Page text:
Byway’s founders hope to capitalize on the growing demand for no-fly vacations and promote the virtues of slow travel.
“I don’t think I’ve seen that many raised eyebrows.” Cat Jones reflects on her decision to quit a steady job and launch a travel agency in November 2020, midway through the UK’s second shutdown, when the peak of most people’s travel ambitions was a trip to the Park.
It was a curious decision, regardless of Covid. Travel agents were struggling before the pandemic, as Skyscanner and other travel sites democratized vacation booking. Border closures marked the final nail in the coffin of stalwarts like STA Travel.
Undeterred, Jones decided to reboot the travel agency concept. The idea was to change the way we travel and make the post-Covid sector more sustainable. The result is Byway, offering custom, ready-to-use itineraries with free flights.
“We hold to the principle that traveling the world is better than flying over it,” says Jones. “There is so much romance and joy in the journeys they go through.”
In addition to reviving a bygone way of seeing the world, Jones hopes to capitalize on the modern movement to reduce flights to save the planet (as exemplified by the Swedish ‘flight shame’ movement and the Free flight UK Bell). Its release comes as Europe revives old sleeper trains to provide a more sustainable alternative to flying.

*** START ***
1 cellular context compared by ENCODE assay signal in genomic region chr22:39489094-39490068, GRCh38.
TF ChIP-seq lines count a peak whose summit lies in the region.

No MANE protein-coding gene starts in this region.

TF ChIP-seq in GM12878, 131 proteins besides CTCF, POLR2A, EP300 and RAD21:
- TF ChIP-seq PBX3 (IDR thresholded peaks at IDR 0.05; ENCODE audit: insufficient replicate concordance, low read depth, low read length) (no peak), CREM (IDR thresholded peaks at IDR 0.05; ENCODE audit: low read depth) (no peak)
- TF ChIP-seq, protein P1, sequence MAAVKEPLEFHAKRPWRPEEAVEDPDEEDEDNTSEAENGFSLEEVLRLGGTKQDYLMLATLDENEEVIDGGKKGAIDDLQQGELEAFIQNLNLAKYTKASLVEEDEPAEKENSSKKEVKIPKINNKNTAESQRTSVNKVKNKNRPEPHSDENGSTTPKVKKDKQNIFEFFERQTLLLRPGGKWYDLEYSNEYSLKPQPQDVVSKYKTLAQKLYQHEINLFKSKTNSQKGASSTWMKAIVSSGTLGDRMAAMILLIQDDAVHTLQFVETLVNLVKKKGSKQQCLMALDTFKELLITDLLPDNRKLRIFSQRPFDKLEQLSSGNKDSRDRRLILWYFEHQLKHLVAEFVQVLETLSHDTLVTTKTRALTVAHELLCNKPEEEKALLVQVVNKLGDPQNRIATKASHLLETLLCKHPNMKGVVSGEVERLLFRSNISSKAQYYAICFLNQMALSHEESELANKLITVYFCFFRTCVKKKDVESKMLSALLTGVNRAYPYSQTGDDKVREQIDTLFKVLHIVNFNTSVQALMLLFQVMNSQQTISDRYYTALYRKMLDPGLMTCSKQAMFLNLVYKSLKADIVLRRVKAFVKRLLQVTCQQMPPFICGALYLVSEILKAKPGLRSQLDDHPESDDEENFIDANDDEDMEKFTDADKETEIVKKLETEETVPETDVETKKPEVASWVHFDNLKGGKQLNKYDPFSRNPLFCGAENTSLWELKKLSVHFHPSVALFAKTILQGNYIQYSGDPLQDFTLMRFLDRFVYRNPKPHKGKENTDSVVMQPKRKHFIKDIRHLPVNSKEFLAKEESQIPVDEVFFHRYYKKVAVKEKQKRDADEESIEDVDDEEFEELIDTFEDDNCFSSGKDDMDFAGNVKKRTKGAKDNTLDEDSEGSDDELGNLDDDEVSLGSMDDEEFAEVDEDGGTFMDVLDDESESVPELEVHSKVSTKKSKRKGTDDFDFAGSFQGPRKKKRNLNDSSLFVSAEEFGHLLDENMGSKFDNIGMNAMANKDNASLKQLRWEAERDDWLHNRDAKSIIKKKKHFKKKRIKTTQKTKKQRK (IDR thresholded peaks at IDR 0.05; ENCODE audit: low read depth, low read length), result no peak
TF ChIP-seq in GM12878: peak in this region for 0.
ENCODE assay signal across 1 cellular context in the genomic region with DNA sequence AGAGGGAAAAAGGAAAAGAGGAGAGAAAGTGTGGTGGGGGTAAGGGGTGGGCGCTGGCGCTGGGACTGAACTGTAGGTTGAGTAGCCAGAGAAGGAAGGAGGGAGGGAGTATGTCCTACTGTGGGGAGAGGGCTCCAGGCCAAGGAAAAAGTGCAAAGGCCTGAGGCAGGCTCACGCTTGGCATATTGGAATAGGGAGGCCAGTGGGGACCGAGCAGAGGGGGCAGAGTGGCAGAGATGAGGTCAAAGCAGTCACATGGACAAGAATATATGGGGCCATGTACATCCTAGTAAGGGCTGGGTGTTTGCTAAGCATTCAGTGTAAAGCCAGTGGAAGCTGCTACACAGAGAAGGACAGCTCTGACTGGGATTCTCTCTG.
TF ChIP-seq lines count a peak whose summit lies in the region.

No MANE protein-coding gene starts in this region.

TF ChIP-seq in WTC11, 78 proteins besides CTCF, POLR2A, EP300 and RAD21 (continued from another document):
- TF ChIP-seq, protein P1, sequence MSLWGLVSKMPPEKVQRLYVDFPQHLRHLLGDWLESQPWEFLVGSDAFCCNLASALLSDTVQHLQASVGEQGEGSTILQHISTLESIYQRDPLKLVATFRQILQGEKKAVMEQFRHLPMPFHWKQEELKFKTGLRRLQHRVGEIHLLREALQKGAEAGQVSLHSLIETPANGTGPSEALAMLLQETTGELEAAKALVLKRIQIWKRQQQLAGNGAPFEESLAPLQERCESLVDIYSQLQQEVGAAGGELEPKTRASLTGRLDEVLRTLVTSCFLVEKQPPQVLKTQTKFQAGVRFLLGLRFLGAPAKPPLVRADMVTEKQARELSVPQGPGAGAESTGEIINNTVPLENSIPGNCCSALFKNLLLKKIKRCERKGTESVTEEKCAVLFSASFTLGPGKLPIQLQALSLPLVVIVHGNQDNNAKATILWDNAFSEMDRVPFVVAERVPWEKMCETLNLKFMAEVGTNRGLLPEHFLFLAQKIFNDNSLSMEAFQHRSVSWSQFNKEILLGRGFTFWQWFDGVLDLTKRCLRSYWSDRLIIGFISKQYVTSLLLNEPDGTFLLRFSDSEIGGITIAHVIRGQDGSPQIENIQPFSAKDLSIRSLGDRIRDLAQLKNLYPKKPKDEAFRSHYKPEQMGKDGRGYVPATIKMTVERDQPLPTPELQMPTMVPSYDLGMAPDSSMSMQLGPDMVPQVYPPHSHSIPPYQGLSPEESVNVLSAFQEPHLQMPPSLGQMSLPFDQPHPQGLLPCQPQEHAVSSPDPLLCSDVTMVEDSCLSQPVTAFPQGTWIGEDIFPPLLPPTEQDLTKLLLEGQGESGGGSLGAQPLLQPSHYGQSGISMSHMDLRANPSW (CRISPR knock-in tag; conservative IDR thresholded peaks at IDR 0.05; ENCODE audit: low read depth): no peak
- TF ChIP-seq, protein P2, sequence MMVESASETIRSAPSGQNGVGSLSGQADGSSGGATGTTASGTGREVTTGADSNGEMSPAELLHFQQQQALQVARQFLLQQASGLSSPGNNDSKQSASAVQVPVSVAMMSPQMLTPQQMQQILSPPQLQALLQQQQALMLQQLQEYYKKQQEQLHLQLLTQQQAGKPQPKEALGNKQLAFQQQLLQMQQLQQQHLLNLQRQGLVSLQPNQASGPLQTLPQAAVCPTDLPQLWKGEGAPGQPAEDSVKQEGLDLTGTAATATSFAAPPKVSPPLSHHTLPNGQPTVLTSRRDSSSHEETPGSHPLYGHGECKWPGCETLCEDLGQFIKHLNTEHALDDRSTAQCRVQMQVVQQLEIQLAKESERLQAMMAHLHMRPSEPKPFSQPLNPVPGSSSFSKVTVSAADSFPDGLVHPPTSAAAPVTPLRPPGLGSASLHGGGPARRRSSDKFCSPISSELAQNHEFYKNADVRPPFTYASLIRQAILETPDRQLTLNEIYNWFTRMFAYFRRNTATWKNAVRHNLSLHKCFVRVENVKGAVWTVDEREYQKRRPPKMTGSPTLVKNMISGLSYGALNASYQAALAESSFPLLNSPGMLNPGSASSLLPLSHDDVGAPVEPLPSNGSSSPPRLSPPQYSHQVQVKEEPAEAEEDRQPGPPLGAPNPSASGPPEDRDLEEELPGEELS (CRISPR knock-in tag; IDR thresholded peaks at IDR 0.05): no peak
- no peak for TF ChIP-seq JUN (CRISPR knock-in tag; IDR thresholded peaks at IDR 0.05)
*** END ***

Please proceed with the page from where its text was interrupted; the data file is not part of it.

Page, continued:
Six months later, do you still think it was a good idea? “Surprisingly, yes,” says Jones, who is hiring due to growing demand. “The reserves have been flying.”
“We support the principle that traveling the world is better than flying over it,” Jones said. Image: Jp Valery
Most of the people who book through Byway are sustainably motivated, Jones said, but some are not – they just want to go on an overland vacation and have someone book it for them.
“There are a lot of people who are up and running for these kinds of trips and they just needed someone to make things easier for them, which is really what we’re trying to do,” says Jones.
Most of the Byway itineraries are in the UK. He has some trips in Europe this summer that will depend on the travel restrictions being lifted. After the pandemic, there are plans to offer trips further afield.
“We believe the time to slow travel is now,” says Jones.
Main image: The Jacobite steam train crosses the Glenfinnan Viaduct in Scotland. Credit: Adam Gavlak